The name comes from the French for “the woods” (les bois), but the forests which impressed early Europeans have now been largely cleared away. Still, Boise is a remarkably green city. On our first day here, I saw a few deer grazing along the banks of the river, next to the Museum of Art. The city’s lively downtown centers around 8th Street and Idaho, with an expansive selection of restaurants and shops. There are more bikers and pedestrians than in most cities and, especially as home to Boise State University, the city feels young and vibrant. Boise is slimmer and better-looking than most cities of comparable size. It likes the great outdoors, and strolls along the river. It’s probably a fantastic kisser.

Boise frequently appears on lists like Outside Magazine’s “Best River Towns” or Forbes’ “Best Places to Raise a Family“. It’s not hard to understand why. Not only is there great culture within the city — concerts, museums, theater, dance, public art — but recreational activities abound in the near vicinity, from skiing to mountain climbing to whitewater rafting.

It didn’t take long for us to regret the fact that we had so little time to spend in Boise. Two weeks was nowhere near enough. Seeing the rest of Idaho was wonderful, and we probably made the right decision, but 91 days in Boise wouldn’t have been bad.

Location On Our Idaho Map

Cheap Flights To Boise

Gem Block
Pink Car
Play With Me Boise
Falls Fight
Fall River
Icy Boise
The Boise Wall
Old Boise
Cute Boise
Pink Boise
Shopping Boise
Rocca Idaho
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January 3, 2013 at 4:40 pm Comments (3)

The Spirit of Boise Balloon Classic

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Hot Air Balloon Models

“Which one is it going to be?” I whispered to Jürgen after the pilots had finished up their morning briefing and were beginning to mingle with the passengers. “Hopefully that guy with the handlebar moustache!” As luck would have it, it was. The awesome dude with the handlebar moustache had seen his name on the placard we were holding, and approached us. “Quinn”, he said, putting his hand out. “Eric Quinn”.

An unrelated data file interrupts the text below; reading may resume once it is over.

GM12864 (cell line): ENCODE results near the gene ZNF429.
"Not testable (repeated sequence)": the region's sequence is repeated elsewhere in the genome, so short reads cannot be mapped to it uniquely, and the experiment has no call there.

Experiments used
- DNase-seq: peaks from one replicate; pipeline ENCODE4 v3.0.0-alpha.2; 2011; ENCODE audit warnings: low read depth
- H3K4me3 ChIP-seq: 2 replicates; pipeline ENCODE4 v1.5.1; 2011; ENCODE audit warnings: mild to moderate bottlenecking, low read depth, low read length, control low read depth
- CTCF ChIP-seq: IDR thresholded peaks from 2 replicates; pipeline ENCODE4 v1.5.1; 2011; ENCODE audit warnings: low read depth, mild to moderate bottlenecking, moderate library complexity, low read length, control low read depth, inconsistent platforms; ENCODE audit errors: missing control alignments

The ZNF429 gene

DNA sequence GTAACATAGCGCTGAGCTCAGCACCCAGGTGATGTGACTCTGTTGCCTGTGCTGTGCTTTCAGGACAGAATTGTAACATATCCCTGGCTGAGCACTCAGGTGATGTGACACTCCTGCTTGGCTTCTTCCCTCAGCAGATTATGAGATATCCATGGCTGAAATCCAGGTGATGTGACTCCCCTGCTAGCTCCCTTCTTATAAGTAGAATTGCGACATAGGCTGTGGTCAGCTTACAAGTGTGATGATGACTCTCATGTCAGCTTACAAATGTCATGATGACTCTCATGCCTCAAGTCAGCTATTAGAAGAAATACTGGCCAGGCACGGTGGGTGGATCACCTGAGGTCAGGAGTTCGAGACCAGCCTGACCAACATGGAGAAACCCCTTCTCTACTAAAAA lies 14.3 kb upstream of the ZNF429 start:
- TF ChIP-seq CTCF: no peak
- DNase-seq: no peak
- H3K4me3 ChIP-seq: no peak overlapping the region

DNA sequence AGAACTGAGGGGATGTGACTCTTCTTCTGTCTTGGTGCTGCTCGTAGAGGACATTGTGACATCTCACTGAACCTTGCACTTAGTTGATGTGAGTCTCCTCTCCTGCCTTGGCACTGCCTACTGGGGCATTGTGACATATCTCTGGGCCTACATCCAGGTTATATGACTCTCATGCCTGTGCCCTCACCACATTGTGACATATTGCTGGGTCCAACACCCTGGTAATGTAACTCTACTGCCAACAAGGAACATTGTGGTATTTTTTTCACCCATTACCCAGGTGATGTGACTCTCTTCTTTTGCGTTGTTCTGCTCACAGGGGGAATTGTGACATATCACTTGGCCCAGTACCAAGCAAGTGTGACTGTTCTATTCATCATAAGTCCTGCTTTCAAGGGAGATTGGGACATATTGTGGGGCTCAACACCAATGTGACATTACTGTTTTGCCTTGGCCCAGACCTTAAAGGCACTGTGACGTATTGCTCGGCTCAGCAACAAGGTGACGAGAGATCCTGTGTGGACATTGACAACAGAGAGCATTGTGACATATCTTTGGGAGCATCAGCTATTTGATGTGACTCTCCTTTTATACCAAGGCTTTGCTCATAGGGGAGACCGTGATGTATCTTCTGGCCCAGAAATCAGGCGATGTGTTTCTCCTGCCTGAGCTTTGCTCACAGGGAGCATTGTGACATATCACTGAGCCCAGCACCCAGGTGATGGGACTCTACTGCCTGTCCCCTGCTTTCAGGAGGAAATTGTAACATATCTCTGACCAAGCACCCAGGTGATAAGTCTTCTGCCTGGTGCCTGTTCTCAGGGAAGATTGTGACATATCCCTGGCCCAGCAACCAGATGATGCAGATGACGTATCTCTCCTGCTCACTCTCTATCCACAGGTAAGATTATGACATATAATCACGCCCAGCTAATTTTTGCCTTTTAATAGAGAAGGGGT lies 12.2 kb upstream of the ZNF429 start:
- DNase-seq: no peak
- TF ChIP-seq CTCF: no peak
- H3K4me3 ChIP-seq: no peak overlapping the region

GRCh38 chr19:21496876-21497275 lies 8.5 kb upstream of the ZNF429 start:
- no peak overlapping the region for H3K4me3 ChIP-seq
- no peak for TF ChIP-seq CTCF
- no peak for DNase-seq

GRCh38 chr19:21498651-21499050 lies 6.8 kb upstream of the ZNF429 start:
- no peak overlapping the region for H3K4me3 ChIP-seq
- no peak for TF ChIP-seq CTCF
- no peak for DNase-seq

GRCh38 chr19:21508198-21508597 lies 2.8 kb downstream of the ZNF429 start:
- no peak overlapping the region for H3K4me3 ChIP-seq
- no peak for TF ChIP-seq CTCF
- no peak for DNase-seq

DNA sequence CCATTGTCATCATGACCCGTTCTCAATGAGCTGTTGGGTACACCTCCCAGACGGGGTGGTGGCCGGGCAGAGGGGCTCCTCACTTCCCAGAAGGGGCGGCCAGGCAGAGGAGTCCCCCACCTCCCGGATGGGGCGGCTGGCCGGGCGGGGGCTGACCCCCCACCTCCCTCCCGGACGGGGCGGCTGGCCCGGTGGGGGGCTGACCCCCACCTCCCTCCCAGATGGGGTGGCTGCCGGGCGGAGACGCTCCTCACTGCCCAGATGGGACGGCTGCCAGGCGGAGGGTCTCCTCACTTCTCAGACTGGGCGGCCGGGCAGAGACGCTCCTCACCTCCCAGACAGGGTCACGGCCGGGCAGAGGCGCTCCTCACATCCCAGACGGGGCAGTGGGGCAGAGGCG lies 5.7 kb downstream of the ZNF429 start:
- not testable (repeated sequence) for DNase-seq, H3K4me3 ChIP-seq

We were at the Spirit of Boise Baloon Classic, and had just met our pilot for the day. He introduced us to his team, which included his wife Tara, and then put us to work preparing the balloon. Tara is a pilot, too, and we would later learn that the Quinns’ incursion into the world of ballooning had been her idea to begin with. She was the one who had become enraptured of the idea, and was also the first to obtain a license. And the balloon we’d be riding in, the Millennium Spirit, had been a birthday present from him to her. (Which, I hate to point out, makes the sweater I got last year look pretty lame, Jürgen!)

Setting up the balloon was a lot of fun, and enough work to keep the eight members of our team busy. After filling it with air, it was time for Jürgen and I to step into the basket. At this point, the butterflies seriously began tickling my stomach — I was just about to fret to Jürgen about the take-off, when I realized that we were already airborne. It had been so smooth, I hadn’t even noticed leaving the ground. The whole trip, in fact, was more serene than I had expected. We were just floating; there was nothing the least bit jerky or jarring about it.

It was amazing. This had been something I’d always wanted to experience, and now here we were, soaring above Boise. Eric could raise the balloon by blasting the fire, or lower it by letting air into the top. He was even able to roughly control the direction in which we floated by monitoring the air currents at different altitudes. At one level, we’d be going west, and then we’d ascend twenty feet and be pushed toward the south.


We weren’t alone in the sky. There were about thirty balloons participating in the Classic, which has been held annually since 1991. One of Eric’s friends, who was piloting a balloon similar in design to ours, approached and gave us a “kiss” — which meant bumping the balloons together. “Hey Eric”, he called over from his basket, “That was nice, but I would have rather kissed your wife!”

After we had landed and everything was packed, Jürgen and I began to say our goodbyes, but the Quinns stopped us short. “Whoa, you’re not going anywhere yet!” Oh, no? “Nope. You’re first-timers, and that means you’ll have to complete… [boom boom boom] The Ceremony!!!” They took us into a grassy field and laid out a small carpet. We knelt before Eric while he related the tale of history’s original balloon trip. Then after swearing an oath, we bent over, took our paper champagne glasses between our teeth, and drained them without using our hands.

It was an incredible day out and we couldn’t have found a better team to ride with than the Quinns. Hot air ballooning is now something I can scratch off my life’s “to-do list”. Although, maybe I won’t. I wouldn’t mind the excuse to do it again. Floating silently through the air, carried by the wind, looking down on the tiny people waving up at me… it’s something I could get addicted to.

Spirit of Boise Balloon Classic – Website

Great Hotels in Boise

Count Down
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Double Balloon
Hot Air Balloon Set Up
Balloon Workers
Balloon Festival
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City Balloon
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Hot Air Balloon Coming Down
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September 3, 2012 at 9:14 pm Comments (6)
Boise's Basque Block One of the most idiosyncratic aspects of Idaho, and Boise in particular, is its connection to the Basque Country. Because of geographic and climatic similarities to their homeland, thousands of emigrating Basques chose Idaho as their new home. Their influence remains strong throughout the state, but nowhere is it more celebrated celebrated than in Boise's Basque Block.
For 91 Days